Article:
"Come on, Mythbusters. Two plus two times three is most certainly NOT twelve. Letter forthcoming. . . . The scene in question was in relation to testing whether men or women were better at multitasking. (Women by far.) They asked one of the ladies this question, she replied with 12, and they gave her credit for a right answer."
Jim's argument is that 2 + 2 x 3 = 8 because the order of operations in a mathematical expression requires doing multiplication before addition (assuming nothing is enclosed in parentheses to change the order of operations). That is, by default, the expression is the same as 2 + (2 x 3).
True enough, the lady's answer (12) would have been incorrect IF she had been presented with the equation on paper or on a screen. Someone "doing the math" would have multiplied 2 by 3, and then added 2 to the resulting quantity.
But she was NOT given the problem on paper or on a screen. She heard it spoken aloud: "What is two plus two times three?"
I have not heard the episode in question, and so have to speculate here that the question was read as written above, without inflection or pauses. If so, the speaker GAVE her the order of operations (add and then multiply) rather than interpreting the mathematical expression to get the proper mathematical order of operations ("What is two times three [pause] plus two?" or, conceivably, "What is two [pause] plus quantity two times three?"). So the woman was fully justified in interpreting the question as, "What is two plus two, quantity, times three?"
If you enter the following into your calculator, the answer will be 12: 2 + 2 * 3 = . (There may be specialized calculators that will give a different result or that require the operations to be entered in a different order. Reverse Polish Notation comes to mind. See http://en.wikipedia.org/wiki/Reverse_Polish_notation -- but that is wandering afield.)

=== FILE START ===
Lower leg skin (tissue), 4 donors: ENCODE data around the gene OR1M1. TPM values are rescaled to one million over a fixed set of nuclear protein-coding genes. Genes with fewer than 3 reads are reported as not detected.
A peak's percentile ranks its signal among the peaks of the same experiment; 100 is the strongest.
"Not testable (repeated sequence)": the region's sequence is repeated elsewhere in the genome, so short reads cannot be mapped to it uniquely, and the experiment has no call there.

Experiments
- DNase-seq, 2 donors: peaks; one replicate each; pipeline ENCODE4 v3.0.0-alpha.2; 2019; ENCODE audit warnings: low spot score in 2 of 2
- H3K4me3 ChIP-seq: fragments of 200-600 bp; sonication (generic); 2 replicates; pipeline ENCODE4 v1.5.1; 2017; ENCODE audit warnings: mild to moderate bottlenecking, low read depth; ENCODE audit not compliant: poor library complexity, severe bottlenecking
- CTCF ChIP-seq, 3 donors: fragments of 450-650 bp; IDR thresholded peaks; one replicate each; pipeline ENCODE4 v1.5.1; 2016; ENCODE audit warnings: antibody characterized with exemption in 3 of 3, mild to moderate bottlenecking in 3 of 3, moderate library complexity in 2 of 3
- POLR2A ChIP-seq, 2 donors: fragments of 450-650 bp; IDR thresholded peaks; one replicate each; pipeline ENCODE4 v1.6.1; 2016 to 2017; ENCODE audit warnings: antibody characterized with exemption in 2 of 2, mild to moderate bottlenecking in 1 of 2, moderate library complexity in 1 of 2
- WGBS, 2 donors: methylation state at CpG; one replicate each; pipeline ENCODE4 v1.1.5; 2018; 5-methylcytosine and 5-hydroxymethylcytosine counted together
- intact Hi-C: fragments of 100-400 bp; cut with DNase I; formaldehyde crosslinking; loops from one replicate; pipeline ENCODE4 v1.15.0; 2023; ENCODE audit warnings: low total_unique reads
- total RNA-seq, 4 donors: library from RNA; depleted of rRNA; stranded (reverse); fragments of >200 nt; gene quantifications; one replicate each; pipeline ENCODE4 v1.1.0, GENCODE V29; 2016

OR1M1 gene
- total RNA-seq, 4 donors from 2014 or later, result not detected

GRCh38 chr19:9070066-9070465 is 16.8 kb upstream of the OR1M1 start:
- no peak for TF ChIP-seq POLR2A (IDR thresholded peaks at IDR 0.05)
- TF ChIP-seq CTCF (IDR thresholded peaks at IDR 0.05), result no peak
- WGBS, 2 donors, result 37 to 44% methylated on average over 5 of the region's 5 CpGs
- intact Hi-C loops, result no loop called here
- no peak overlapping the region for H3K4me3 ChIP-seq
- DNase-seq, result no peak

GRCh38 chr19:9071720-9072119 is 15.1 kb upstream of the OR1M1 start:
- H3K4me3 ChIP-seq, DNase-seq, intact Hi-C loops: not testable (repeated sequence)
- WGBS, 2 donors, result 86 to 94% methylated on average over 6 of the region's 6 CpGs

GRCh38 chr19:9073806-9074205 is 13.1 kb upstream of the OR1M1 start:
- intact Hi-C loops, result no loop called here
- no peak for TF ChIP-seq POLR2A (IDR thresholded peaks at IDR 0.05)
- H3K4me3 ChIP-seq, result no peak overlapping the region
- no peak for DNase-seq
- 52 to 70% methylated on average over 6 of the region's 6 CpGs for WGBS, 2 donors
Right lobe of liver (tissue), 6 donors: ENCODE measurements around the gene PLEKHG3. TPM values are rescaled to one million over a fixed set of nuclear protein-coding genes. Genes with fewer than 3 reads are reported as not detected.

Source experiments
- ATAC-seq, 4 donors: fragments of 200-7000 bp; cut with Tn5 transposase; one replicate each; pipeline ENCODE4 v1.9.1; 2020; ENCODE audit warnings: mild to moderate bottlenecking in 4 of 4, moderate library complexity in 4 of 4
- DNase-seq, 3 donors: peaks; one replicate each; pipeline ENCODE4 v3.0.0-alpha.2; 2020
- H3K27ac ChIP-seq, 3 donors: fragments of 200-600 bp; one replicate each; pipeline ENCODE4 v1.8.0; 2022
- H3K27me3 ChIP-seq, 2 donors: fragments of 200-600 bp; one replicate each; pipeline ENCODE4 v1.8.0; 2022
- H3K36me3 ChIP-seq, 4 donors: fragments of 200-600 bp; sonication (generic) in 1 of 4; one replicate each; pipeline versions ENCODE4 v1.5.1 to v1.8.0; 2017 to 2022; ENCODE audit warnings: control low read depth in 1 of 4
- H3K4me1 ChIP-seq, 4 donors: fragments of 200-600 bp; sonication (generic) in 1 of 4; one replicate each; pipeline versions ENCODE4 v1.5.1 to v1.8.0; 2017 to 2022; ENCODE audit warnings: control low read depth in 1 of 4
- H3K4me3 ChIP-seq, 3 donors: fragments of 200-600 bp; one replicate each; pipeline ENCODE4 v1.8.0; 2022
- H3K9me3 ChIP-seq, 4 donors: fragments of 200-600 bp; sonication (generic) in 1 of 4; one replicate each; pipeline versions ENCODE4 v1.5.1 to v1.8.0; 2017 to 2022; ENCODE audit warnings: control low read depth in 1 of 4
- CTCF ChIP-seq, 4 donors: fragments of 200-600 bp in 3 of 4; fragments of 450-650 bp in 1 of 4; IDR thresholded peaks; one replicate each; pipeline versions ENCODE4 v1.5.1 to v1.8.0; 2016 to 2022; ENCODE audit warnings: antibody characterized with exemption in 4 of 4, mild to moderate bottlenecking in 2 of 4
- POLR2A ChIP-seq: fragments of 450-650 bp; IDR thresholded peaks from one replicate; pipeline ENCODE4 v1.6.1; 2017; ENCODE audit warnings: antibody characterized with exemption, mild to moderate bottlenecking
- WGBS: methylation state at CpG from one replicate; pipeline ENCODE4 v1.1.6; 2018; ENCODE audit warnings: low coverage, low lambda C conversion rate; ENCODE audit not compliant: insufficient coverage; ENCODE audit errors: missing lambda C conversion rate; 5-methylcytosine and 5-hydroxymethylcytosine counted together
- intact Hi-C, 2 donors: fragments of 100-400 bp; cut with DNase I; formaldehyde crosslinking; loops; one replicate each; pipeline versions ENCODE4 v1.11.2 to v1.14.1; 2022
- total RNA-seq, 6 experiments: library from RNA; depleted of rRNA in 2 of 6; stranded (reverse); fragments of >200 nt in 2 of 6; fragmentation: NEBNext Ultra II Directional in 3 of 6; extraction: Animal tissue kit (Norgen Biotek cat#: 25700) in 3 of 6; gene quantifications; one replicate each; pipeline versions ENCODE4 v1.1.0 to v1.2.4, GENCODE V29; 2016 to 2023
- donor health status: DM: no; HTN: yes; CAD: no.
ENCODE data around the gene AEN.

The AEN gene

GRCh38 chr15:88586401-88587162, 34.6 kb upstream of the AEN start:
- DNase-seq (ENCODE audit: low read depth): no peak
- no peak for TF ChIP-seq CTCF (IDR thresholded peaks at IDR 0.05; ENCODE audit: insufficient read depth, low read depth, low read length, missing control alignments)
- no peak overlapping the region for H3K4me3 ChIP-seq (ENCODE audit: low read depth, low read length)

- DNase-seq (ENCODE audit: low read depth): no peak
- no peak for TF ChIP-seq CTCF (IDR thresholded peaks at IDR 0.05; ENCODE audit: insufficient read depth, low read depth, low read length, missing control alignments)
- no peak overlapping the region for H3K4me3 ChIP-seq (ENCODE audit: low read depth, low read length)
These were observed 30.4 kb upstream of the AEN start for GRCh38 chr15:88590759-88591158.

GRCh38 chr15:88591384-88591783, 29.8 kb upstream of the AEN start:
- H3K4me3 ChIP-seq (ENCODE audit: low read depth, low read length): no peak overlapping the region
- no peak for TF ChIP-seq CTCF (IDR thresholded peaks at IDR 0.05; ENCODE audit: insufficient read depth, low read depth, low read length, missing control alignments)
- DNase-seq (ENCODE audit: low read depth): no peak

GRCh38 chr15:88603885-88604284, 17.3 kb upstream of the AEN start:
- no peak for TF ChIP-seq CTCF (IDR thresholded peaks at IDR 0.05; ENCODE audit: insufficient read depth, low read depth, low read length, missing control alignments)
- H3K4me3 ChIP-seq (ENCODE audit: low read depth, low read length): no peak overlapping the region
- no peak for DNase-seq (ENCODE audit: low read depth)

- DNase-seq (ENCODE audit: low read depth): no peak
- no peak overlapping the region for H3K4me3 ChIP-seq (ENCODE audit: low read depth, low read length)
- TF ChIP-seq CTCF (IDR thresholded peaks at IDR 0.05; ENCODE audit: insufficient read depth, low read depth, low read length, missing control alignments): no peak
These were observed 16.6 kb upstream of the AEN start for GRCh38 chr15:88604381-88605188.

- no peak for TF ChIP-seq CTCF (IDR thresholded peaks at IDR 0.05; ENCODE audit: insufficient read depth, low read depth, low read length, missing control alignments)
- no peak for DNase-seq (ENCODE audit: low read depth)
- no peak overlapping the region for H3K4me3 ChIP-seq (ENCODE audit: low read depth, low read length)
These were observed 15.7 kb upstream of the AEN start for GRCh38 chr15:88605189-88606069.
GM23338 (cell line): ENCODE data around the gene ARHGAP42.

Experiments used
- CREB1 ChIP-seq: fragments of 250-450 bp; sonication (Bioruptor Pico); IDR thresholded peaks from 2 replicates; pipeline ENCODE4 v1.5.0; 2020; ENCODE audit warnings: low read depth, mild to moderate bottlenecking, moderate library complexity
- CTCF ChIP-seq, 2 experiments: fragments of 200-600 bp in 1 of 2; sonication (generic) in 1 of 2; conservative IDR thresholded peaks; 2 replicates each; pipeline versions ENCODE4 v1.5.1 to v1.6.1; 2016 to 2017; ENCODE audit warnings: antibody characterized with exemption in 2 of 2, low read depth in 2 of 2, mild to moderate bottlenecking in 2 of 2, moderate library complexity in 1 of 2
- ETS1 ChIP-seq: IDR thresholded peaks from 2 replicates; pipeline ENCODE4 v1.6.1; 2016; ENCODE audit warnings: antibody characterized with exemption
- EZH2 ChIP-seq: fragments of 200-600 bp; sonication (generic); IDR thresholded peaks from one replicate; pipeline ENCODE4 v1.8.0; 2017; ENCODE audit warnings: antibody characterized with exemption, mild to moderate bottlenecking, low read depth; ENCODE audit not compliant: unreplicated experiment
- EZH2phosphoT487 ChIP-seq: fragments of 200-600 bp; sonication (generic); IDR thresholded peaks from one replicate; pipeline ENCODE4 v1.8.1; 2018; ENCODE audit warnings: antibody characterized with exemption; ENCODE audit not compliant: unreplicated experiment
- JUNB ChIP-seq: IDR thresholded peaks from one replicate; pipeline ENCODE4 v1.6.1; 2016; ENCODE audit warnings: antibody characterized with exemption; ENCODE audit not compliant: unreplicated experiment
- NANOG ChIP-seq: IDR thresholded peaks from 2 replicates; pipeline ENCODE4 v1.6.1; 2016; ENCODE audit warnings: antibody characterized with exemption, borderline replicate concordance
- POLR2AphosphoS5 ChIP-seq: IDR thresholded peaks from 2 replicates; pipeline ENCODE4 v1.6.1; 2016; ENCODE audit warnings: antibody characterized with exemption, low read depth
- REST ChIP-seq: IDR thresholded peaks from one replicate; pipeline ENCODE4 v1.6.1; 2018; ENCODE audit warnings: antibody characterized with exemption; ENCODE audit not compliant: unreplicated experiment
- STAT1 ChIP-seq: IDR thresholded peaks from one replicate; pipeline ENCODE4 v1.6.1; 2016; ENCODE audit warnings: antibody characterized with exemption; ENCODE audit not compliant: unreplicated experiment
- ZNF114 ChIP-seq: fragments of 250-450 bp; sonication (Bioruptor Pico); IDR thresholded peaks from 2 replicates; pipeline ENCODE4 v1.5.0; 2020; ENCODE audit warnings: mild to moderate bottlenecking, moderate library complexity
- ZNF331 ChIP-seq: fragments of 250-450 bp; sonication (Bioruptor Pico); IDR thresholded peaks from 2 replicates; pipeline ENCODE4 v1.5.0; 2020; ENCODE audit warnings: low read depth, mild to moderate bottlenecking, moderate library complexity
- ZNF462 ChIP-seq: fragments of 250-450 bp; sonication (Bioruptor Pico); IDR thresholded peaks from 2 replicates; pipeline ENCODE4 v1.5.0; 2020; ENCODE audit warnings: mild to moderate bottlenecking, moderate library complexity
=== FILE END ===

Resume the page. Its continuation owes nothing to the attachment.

This, in essence, is how most people, I believe, would perform the calculation: Two plus two (quantity [that is, the mental = key)], times three.
If you enter =2+2*3 into a cell in Excel and press the return key, you get the result 8, as Excel knows to do the operations in proper mathematical order.
I just tested this with two intelligent women, both of whom have taken mathematics in school and have much experience with numbers, but neither of whom is a mathematician or scientist. I recited the question aloud without pauses or inflection. Both answered 12, using just the reasoning I outlined above.
So, my advice to Jim: relax. No letter to Mythbusters required. The correct answer WAS 12. However, had the woman answered 8, that, too, could reasonably have been scored as a correct answer, as she might have pictured the expression as if on paper or a screen and done the order of operations accordingly.